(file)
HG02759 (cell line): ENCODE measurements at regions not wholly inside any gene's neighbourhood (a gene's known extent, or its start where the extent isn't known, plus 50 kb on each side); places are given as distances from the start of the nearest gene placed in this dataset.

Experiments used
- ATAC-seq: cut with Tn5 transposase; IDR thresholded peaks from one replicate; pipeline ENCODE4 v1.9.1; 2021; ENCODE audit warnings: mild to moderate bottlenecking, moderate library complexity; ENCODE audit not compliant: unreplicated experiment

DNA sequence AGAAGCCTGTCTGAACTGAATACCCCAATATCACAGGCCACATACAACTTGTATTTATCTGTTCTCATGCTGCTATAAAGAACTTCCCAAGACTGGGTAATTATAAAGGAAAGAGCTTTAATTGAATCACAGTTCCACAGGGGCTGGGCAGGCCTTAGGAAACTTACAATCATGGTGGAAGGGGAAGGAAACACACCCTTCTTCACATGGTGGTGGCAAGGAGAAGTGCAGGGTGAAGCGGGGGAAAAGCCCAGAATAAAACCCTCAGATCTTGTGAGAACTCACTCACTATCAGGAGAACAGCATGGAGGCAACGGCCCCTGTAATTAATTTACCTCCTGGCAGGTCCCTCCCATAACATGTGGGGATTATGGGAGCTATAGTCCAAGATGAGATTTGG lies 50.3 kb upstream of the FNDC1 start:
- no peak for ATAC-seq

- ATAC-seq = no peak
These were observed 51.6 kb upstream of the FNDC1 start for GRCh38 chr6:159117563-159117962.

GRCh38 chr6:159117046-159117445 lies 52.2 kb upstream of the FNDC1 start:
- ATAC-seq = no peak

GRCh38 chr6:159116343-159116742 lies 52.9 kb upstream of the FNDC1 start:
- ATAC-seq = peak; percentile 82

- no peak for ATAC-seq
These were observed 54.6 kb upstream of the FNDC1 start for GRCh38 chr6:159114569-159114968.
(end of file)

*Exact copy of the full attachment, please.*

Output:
HG02759 (cell line): ENCODE measurements at regions not wholly inside any gene's neighbourhood (a gene's known extent, or its start where the extent isn't known, plus 50 kb on each side); places are given as distances from the start of the nearest gene placed in this dataset.

Experiments used
- ATAC-seq: cut with Tn5 transposase; IDR thresholded peaks from one replicate; pipeline ENCODE4 v1.9.1; 2021; ENCODE audit warnings: mild to moderate bottlenecking, moderate library complexity; ENCODE audit not compliant: unreplicated experiment

DNA sequence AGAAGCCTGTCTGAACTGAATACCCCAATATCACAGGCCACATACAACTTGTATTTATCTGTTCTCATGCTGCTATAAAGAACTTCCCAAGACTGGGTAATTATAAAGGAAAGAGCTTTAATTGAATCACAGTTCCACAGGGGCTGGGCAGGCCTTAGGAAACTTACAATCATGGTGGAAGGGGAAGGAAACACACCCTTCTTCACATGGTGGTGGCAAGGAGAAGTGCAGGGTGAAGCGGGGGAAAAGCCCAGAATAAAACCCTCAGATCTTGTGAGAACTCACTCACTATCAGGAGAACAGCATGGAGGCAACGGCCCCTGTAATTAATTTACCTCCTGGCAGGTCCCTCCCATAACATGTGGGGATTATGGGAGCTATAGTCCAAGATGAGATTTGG lies 50.3 kb upstream of the FNDC1 start:
- no peak for ATAC-seq

- ATAC-seq = no peak
These were observed 51.6 kb upstream of the FNDC1 start for GRCh38 chr6:159117563-159117962.

GRCh38 chr6:159117046-159117445 lies 52.2 kb upstream of the FNDC1 start:
- ATAC-seq = no peak

GRCh38 chr6:159116343-159116742 lies 52.9 kb upstream of the FNDC1 start:
- ATAC-seq = peak; percentile 82

- no peak for ATAC-seq
These were observed 54.6 kb upstream of the FNDC1 start for GRCh38 chr6:159114569-159114968.